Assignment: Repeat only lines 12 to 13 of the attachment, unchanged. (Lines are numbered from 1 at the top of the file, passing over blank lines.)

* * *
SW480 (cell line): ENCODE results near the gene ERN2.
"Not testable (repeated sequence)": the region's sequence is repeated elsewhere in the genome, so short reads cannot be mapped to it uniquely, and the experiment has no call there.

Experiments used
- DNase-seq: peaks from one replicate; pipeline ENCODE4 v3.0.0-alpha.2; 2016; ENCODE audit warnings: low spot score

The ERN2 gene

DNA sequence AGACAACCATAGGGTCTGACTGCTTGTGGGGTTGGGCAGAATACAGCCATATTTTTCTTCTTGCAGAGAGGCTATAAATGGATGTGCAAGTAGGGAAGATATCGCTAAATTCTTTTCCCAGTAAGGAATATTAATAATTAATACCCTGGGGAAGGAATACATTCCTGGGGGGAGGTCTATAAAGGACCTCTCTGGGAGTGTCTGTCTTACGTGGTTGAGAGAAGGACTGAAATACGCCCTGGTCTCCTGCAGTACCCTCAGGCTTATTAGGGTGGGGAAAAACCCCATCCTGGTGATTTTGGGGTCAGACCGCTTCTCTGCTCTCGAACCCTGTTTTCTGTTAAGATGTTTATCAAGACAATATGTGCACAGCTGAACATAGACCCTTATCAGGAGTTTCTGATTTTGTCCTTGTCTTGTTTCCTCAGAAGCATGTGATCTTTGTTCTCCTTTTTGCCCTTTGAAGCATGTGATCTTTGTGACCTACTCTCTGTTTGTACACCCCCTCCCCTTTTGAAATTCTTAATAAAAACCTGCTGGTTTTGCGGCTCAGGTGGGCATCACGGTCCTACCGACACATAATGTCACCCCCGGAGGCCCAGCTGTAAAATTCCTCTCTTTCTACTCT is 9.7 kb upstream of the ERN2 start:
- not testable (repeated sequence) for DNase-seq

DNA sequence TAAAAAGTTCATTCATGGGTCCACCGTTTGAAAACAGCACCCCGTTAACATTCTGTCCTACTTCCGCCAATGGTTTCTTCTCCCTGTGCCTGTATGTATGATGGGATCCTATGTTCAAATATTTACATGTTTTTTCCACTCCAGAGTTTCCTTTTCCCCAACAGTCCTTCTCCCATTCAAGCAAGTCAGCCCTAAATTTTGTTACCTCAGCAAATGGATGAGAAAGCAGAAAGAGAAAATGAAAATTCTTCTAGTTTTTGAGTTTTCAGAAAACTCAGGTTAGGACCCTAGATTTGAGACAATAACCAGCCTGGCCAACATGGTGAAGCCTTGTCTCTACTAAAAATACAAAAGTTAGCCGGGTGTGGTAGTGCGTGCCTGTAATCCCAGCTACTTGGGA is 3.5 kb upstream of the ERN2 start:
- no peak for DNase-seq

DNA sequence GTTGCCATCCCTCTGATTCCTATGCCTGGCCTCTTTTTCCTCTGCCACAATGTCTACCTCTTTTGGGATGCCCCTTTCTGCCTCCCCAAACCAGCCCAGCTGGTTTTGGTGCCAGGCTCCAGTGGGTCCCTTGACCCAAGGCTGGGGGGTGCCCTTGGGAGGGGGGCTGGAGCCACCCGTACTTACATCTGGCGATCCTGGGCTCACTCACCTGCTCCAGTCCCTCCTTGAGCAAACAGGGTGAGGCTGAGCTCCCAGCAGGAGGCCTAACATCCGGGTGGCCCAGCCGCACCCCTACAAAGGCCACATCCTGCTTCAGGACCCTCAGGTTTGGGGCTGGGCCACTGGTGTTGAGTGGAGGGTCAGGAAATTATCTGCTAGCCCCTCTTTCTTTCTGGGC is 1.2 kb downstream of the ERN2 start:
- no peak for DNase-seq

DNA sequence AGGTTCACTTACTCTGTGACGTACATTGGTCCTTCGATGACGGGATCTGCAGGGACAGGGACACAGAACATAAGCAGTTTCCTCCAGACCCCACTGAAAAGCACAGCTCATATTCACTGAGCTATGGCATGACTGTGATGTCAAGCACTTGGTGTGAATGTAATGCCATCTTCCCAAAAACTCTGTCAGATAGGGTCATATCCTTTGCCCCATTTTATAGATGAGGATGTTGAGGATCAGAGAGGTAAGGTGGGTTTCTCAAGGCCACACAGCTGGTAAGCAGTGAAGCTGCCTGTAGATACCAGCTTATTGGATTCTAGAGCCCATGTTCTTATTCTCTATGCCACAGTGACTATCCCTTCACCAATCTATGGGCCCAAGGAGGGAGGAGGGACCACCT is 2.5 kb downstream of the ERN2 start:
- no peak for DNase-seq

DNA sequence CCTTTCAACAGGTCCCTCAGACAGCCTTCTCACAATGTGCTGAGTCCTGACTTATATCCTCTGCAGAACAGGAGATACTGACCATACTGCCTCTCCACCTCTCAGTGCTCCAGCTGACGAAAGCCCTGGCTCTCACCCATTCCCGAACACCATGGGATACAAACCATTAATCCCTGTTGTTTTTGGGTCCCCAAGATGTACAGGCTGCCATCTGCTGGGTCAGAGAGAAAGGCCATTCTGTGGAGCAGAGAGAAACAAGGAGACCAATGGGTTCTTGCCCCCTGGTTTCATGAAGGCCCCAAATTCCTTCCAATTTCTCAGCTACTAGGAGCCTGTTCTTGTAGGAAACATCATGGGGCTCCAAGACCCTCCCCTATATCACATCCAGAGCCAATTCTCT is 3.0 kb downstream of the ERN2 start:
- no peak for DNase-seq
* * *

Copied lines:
DNA sequence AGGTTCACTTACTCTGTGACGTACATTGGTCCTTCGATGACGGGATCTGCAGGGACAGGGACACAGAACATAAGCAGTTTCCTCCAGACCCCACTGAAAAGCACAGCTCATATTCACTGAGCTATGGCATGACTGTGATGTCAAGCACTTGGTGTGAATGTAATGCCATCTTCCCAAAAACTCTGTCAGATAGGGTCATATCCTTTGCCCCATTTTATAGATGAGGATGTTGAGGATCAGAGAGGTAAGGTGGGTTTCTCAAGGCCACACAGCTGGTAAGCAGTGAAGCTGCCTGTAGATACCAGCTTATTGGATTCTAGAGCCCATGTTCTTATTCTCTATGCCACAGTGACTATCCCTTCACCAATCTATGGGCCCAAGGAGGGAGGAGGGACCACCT is 2.5 kb downstream of the ERN2 start:
- no peak for DNase-seq